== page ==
HTH

saltireblue
saltireblue Site Moderator 43842 forum postssaltireblue vcard Norway23 Constructive Critique Points
8 Jun 2012 - 12:25 PM

...and use mirror lock-upSmile

mikehit
mikehit  56329 forum posts United Kingdom9 Constructive Critique Points
8 Jun 2012 - 12:37 PM

I'm not sure MLU is necessary - the exposure times with 10-stop filters is generally so long that the vibration caused by the mirror will not even register.

saltireblue
saltireblue Site Moderator 43842 forum postssaltireblue vcard Norway23 Constructive Critique Points
8 Jun 2012 - 12:46 PM


Quote: I'm not sure MLU is necessary - the exposure times with 10-stop filters is generally so long that the vibration caused by the mirror will not even register.

OK---I've learnt something today as wellSmile

Nick_w
Nick_w e2 Member 73852 forum postsNick_w vcard England99 Constructive Critique Points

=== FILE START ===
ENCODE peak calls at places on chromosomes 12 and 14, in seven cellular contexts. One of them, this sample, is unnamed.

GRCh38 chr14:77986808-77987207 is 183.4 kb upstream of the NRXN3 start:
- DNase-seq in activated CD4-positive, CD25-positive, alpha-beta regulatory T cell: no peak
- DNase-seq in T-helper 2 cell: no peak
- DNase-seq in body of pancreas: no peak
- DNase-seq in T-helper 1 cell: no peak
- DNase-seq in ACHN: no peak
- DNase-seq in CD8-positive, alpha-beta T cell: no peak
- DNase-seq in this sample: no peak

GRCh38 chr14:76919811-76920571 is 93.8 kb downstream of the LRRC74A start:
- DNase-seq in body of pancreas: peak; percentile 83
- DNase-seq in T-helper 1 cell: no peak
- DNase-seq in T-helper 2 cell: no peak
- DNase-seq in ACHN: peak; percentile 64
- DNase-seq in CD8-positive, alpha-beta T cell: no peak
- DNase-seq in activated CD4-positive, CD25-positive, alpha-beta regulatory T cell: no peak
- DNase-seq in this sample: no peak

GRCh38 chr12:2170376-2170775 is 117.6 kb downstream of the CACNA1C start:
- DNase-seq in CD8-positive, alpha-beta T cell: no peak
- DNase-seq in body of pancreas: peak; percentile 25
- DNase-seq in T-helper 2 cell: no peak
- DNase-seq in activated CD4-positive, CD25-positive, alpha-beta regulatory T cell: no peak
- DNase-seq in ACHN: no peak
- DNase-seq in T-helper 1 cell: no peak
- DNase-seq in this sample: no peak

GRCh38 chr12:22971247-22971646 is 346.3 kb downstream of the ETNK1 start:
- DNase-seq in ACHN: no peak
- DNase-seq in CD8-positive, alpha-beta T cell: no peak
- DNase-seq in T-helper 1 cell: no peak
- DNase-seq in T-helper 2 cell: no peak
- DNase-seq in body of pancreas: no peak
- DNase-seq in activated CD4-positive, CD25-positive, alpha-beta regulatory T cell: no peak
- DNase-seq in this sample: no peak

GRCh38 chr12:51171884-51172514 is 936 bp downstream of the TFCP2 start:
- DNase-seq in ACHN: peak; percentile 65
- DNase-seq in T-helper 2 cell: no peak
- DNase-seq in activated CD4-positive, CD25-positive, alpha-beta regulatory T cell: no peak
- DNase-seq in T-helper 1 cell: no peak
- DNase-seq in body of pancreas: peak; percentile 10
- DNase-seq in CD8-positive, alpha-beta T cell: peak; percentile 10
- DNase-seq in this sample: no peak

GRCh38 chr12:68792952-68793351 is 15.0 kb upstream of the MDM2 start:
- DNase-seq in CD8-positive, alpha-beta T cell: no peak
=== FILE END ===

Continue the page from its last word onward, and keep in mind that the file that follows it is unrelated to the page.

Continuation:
8 Jun 2012 - 1:03 PM


Quote: You may have a red IR pollution cast on the Hitech one, I had and the reason I ditched it.

They have sorted that one John.

As has been said.

You can use live view to help position other grads (Johns right you cant focus or meter accuratly with it - do that without filter attached), not ideal but it does work, and more accurate than placing the grad first. Make sure you cover the viewfinder as you can get light leaks on such long exposures. (I did a blog post which shows what you can get if you dont). Dont worry about white balance, correct this in RAW - the Hitech has a greener tinge than the LEE one (my current LEE one is pretty neutral, tho the one I broke I had to set WB to ca 15K, so theres a great deal of variance).

To calculate exposure, use the value without filters, then either use the paper guide provided with it, or use a smartphone app, I tend to use my head using 1/30 sec = 30 sec exposure; and work up down from there, then allow a bit extra by gut feel for the amount of cloud movement over the brightest area).